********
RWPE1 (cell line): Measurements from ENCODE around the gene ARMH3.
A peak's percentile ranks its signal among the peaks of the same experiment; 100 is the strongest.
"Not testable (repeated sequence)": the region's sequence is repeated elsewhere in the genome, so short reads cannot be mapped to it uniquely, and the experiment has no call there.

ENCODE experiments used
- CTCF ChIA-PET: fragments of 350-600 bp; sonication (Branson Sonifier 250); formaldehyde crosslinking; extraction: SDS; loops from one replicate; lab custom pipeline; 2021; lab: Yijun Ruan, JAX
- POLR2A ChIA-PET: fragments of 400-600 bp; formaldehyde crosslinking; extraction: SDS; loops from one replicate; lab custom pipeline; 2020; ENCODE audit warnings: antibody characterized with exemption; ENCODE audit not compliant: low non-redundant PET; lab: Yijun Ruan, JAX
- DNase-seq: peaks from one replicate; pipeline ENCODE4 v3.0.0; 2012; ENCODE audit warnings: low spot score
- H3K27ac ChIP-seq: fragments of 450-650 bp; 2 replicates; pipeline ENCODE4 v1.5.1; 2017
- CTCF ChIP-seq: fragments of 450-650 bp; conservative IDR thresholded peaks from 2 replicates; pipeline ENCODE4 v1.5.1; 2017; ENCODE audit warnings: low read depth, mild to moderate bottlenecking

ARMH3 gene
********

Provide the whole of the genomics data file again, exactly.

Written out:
RWPE1 (cell line): Measurements from ENCODE around the gene ARMH3.
A peak's percentile ranks its signal among the peaks of the same experiment; 100 is the strongest.
"Not testable (repeated sequence)": the region's sequence is repeated elsewhere in the genome, so short reads cannot be mapped to it uniquely, and the experiment has no call there.

ENCODE experiments used
- CTCF ChIA-PET: fragments of 350-600 bp; sonication (Branson Sonifier 250); formaldehyde crosslinking; extraction: SDS; loops from one replicate; lab custom pipeline; 2021; lab: Yijun Ruan, JAX
- POLR2A ChIA-PET: fragments of 400-600 bp; formaldehyde crosslinking; extraction: SDS; loops from one replicate; lab custom pipeline; 2020; ENCODE audit warnings: antibody characterized with exemption; ENCODE audit not compliant: low non-redundant PET; lab: Yijun Ruan, JAX
- DNase-seq: peaks from one replicate; pipeline ENCODE4 v3.0.0; 2012; ENCODE audit warnings: low spot score
- H3K27ac ChIP-seq: fragments of 450-650 bp; 2 replicates; pipeline ENCODE4 v1.5.1; 2017
- CTCF ChIP-seq: fragments of 450-650 bp; conservative IDR thresholded peaks from 2 replicates; pipeline ENCODE4 v1.5.1; 2017; ENCODE audit warnings: low read depth, mild to moderate bottlenecking

ARMH3 gene